Atomic Powered Robots and Records Played With Optics


If you were a child of the 80’s or early 90’s you probably remember Magic Mike. He went by many names, but he always said the same thing “I am the atomic powered robot. Please give my best wishes to everybody!” [Oona's] version of Mike had been malfunctioning for a few years. He’d stopped talking! She decided he needed more input, so she disassembled Mike to reveal the flesh colored plastic box in the center of his chest. This talkbox was used as a sound module in several toys. Before the days of cheap digital playback devices, sounds were recorded in a decidedly analog fashion. [Oona] found that Mike’s voice and sound effects were recorded on a tiny phonograph record in his chest. The phonograph was spun up by an electric motor, but the playback and amplification system was all mechanical, consisting of a needle coupled to a small plastic loudspeaker. The system was very similar to the early phonograph designs.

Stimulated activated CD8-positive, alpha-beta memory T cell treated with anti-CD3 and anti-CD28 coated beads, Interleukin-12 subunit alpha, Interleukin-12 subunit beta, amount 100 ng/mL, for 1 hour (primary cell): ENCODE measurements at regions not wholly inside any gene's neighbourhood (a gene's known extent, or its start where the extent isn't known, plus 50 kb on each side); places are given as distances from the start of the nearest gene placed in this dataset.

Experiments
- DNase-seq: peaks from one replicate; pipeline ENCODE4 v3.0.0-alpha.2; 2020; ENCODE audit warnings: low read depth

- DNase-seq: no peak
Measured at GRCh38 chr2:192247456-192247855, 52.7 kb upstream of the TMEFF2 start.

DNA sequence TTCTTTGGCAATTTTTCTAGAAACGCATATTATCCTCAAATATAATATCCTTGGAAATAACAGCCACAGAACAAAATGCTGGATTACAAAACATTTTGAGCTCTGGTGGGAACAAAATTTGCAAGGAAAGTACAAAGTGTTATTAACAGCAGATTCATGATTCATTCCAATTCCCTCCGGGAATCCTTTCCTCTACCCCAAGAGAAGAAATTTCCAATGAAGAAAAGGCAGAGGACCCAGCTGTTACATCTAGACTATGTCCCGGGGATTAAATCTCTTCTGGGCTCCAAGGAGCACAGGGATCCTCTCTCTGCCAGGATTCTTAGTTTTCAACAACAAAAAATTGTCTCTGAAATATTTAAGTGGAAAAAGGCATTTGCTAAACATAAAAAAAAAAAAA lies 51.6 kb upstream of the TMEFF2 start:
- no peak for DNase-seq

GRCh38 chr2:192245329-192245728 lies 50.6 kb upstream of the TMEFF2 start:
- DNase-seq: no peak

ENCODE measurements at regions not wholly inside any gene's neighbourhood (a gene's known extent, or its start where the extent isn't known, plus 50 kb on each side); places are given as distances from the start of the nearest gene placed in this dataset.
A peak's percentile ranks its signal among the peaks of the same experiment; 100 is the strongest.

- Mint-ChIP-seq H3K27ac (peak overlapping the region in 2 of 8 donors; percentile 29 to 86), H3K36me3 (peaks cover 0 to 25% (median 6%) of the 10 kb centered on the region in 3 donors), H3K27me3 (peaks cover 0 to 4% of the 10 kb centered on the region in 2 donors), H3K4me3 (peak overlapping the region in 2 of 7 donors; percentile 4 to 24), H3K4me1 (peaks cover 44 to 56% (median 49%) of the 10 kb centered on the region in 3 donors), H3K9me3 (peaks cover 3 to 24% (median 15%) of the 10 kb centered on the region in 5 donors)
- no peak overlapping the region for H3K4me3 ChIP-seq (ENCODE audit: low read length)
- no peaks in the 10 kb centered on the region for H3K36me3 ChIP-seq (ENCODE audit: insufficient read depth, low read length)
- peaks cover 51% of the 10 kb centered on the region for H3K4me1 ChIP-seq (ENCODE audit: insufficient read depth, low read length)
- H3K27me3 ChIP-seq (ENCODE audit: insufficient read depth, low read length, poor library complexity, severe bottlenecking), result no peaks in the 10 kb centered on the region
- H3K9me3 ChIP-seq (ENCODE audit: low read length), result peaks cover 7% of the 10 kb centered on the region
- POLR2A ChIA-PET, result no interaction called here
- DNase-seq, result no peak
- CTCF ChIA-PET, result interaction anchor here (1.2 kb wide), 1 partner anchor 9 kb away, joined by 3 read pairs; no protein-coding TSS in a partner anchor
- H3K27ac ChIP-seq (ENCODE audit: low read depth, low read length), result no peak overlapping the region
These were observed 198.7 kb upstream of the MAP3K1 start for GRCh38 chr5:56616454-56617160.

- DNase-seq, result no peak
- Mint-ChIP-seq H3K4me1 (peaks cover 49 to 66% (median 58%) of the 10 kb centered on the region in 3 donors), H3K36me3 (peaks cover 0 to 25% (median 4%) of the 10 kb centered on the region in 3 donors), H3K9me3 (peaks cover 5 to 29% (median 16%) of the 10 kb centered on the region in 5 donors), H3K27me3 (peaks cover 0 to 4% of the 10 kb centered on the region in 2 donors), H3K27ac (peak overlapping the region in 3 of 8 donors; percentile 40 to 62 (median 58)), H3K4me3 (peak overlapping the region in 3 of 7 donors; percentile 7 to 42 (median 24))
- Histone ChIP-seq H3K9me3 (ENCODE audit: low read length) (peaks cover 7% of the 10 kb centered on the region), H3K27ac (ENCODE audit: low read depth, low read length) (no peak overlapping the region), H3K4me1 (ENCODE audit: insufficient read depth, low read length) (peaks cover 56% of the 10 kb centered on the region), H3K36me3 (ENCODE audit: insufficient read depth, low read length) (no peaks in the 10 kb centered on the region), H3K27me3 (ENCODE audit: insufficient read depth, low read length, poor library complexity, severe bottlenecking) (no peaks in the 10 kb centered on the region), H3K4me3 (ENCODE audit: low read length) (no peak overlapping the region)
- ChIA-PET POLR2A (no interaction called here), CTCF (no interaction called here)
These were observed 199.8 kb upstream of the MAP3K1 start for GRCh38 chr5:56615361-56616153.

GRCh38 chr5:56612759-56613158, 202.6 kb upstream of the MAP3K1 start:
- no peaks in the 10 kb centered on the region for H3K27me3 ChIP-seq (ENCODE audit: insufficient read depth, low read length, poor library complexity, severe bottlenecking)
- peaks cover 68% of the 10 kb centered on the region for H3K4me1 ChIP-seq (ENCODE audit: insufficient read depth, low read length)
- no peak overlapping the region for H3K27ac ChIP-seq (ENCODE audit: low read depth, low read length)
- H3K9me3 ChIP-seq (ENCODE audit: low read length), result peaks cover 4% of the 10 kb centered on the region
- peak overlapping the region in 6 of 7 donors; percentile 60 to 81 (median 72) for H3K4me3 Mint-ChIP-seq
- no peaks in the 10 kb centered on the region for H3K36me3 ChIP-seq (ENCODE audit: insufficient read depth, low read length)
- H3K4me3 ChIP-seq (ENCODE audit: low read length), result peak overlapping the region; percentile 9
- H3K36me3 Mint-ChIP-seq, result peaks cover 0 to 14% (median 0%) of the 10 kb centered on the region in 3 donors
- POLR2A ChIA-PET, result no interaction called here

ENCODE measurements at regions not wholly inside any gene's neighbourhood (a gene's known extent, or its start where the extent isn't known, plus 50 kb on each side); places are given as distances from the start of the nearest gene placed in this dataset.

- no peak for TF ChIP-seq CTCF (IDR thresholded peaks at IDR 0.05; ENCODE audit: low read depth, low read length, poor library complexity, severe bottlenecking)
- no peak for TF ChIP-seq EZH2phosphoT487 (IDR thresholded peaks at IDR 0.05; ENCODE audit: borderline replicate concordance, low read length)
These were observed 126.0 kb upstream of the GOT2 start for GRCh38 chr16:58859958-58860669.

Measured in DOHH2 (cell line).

Mike’s record contained two interwoven spiral tracks. Interwoven tracks is a technique that has been used before, albeit rarely on commercial albums. One track contained Mike’s voice, the other the sound of his laser gun. The track to be played would be chosen at random depending upon where the needle and record stopped after the previous play. The record completely sidetracked [Oona's] repair work. She decided to try to read the record optically. She started with a high resolution image (image link) of the record, and wrote some Perl code to interpolate a spiral around the grooves. The result was rather noisy, and contained quite a bit of crosstalk. [Oona] tried again with laser illumination using a Lego train set. Unfortunately the Lego train / laser system wasn’t smooth enough to get a good image. In the end she used a bit of Gimp magic and was able to pull better audio from her original image. We never did find out if she put poor Mike back together though.

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